Dissertation Abstract

The Role of Intelligent Agency in Synthetic Instructor and Human Student Dialogue

Publication Number:  AAT9987579
Author:  Kroetz, Arthur William
School:  University of Southern California
Date:  1999
Pages:  193
Subject:  Educational Software,  Computer Science,  Artificial Intelligence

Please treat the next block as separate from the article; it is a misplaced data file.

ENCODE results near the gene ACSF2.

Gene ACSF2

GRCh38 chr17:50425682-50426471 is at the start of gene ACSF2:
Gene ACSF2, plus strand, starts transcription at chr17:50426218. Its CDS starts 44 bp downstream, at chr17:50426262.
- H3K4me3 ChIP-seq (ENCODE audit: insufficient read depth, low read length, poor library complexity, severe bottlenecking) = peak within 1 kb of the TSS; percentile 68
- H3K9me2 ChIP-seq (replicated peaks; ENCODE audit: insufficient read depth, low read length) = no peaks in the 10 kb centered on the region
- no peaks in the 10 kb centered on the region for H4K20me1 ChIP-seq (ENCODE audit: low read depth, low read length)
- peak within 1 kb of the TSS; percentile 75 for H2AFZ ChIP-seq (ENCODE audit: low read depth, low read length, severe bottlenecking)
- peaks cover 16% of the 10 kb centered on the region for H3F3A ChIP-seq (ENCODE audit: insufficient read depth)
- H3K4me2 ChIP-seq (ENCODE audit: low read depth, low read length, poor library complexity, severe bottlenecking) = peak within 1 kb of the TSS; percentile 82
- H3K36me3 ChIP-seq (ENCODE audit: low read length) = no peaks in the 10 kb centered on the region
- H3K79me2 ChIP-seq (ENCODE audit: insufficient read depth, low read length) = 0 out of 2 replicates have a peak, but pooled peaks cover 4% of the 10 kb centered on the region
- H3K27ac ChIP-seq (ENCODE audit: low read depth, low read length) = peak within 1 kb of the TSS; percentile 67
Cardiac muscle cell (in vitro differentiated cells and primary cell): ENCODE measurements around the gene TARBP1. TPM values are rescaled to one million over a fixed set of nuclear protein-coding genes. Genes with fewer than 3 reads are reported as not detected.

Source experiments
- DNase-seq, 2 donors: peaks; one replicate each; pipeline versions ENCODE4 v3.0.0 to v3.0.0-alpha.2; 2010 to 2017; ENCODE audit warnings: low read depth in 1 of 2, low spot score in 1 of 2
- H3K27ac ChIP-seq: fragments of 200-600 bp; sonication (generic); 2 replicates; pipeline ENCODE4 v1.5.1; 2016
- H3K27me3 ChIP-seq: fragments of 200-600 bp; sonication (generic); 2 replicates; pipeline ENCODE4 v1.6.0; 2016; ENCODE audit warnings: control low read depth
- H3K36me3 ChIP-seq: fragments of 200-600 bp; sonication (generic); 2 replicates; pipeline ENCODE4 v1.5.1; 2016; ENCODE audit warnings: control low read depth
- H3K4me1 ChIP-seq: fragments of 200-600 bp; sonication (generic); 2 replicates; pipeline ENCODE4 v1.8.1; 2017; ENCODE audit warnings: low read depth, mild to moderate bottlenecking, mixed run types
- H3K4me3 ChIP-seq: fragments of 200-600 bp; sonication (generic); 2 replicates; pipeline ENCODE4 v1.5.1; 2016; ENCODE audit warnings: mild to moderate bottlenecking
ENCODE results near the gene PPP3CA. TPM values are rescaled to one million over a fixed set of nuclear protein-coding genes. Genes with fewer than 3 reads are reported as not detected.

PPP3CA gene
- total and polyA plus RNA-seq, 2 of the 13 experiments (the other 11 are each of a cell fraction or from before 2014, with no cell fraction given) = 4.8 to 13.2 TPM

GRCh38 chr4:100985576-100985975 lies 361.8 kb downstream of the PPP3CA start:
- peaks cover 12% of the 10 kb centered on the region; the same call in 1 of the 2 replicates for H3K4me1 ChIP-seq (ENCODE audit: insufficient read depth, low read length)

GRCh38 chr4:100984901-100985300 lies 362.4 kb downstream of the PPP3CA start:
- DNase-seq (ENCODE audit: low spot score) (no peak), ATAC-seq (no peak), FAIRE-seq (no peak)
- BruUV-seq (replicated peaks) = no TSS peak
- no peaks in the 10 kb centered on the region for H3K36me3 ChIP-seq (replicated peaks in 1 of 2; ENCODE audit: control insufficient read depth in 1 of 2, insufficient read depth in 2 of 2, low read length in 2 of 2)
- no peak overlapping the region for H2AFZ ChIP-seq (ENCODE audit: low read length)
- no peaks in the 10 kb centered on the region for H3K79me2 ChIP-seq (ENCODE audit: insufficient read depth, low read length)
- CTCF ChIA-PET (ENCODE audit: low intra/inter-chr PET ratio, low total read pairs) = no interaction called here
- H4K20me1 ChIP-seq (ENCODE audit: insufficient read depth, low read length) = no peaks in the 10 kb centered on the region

An enduring problem with computerized tutoring systems is the human-computer interface is often quite unengaging to the user. The ability to make human-computer interactions more life-like was investigated by studying an intelligent tutoring system (ITS) enhanced by the addition of intelligent agency in the form of an animated tutor. This pedagogical tutor named STEVE, inhabits a virtual reality simulation of a compressor control panel used aboard U.S. Navy ships. STEVE, embodied as an upper torso with moveable head, facial features, limited verbalizations, and arms, dynamically demonstrates the procedure to ready this compressor for the shipboard propulsion system. This simulation was evaluated using a single case study method with qualitative measures. Relevant publications, personal interviews, system documentation, the program environment, and the simulation procedure itself were examined. The simulation procedure studied 10 non-randomly chosen subjects interacting with the tutor. Subjects observed the STEVE tutor demonstrate the readiness procedure and then had to replicate the procedure themselves. Three constructs were chosen to elucidate the factors of animated character enhancement; tutor believability, active participation by the subject (constructivism), and what kind of mental models of the simulation were produced. Results of the experiment showed that even though STEVE lacked emotions, subjects deemed him believable to the level of being a sentient humanoid. Subjects also expressed freedom to complete the procedure in a natural, engaging manner but felt constrained to touch other controls not shown in the demonstration. The mental models formed by the subjects showed the lack of ability to remember details of the simulation and what was the overall function of the simulation. The presence of STEVE within the simulation elicits humanlike responses from the subjects, allows for efficient learning of a complex procedure, and provides for situated, active participation in a procedural learning environment.

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